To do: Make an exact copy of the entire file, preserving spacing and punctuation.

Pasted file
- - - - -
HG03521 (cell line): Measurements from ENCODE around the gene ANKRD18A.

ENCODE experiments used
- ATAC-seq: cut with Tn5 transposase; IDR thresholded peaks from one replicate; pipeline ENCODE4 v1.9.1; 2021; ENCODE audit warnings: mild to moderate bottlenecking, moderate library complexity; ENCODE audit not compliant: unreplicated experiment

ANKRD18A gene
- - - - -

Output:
HG03521 (cell line): Measurements from ENCODE around the gene ANKRD18A.

ENCODE experiments used
- ATAC-seq: cut with Tn5 transposase; IDR thresholded peaks from one replicate; pipeline ENCODE4 v1.9.1; 2021; ENCODE audit warnings: mild to moderate bottlenecking, moderate library complexity; ENCODE audit not compliant: unreplicated experiment

ANKRD18A gene